Double Vision

With the change of each and every season comes a shift in our attention. In the fall, we are focused on the beginning of school, the first kickoff of football, or our busy season at work. The winter brings more time inside and less yard work. In the spring, we are racing towards the end of school. During the summer, we feel a little freer, even though we are still busy.

Throughout these changes, which are beneficial to our lives, we are grateful for the rhythms of the church, which give us a center of gravity. We are grounded in the ways of Jesus through the routines of our faith no matter what else is happening around us. They give us a center around which we can move back-and-forth between the changes.

There are also many types of seasons throughout the year unrelated to the weather. We might face upsetting news, whether it is heartache in our family or the outbreak of violence in the world, bringing with it a heavy season of sadness. Anxiety from the news or concerns about our children can upset our days, bringing a season of uncertainty. We yearn for a center of gravity, so that we can endure the ups and downs around us.

Our faith can help us see the seasons of life differently. We can develop a double vision, seeing things “from here” and “from there,” as Miroslav Volf, professor of theology at Yale Divinity School, writes. We can see the current season from various perspectives. “From here,” we might see our concerns from a narrow view, consumed by our immediate fears; but as we look “from there,” grounded in our faith, we might also see more than our fears. We might see how we are never alone.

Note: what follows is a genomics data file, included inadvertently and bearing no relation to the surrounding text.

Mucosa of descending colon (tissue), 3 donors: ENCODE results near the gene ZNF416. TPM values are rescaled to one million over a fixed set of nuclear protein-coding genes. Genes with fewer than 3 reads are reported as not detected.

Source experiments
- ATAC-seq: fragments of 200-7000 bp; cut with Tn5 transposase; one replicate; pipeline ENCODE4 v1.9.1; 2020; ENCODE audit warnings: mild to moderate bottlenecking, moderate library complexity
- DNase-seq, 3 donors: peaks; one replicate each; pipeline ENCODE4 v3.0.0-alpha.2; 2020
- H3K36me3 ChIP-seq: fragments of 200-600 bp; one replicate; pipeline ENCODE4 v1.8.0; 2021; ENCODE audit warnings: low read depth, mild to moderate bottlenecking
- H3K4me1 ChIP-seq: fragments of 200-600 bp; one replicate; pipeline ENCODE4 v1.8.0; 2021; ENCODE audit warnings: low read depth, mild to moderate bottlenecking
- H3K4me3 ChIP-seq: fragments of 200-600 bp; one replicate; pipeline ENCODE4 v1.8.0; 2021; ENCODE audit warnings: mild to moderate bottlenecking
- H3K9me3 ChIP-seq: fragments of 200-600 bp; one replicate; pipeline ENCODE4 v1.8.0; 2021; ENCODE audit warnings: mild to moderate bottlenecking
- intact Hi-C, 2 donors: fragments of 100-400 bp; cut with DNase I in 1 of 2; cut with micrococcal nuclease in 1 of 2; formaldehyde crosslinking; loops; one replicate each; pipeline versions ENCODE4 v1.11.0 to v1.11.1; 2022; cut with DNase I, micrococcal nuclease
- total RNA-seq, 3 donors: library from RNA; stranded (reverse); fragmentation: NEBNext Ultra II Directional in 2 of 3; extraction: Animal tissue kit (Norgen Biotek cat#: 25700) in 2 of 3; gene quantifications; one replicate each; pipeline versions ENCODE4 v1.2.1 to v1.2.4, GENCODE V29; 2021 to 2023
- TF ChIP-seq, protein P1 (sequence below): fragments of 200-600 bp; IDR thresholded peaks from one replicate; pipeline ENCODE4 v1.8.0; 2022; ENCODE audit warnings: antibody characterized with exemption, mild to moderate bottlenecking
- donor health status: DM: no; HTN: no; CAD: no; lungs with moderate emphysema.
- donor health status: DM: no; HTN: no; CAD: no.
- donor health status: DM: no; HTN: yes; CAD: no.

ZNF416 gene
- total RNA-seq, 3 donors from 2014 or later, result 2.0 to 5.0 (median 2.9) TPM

With this double vision, we see not only the comfort of the loving presence of God “from there,” but we also see the experience of others, which broadens and informs our perspective. We are able to gain a clearer understanding, anchored in the rhythms of our faith, informing our fears, guiding our words, and fostering discerning actions.

We are thankful for our center of gravity, anchored in our faith and shaped by the church’s rhythms. As the seasons change around us, shifting the ground beneath our feet, we are able to broaden our vision to include more than fear. We are able to see the endurance of faith and the relentless mercy of God.

-Tripp

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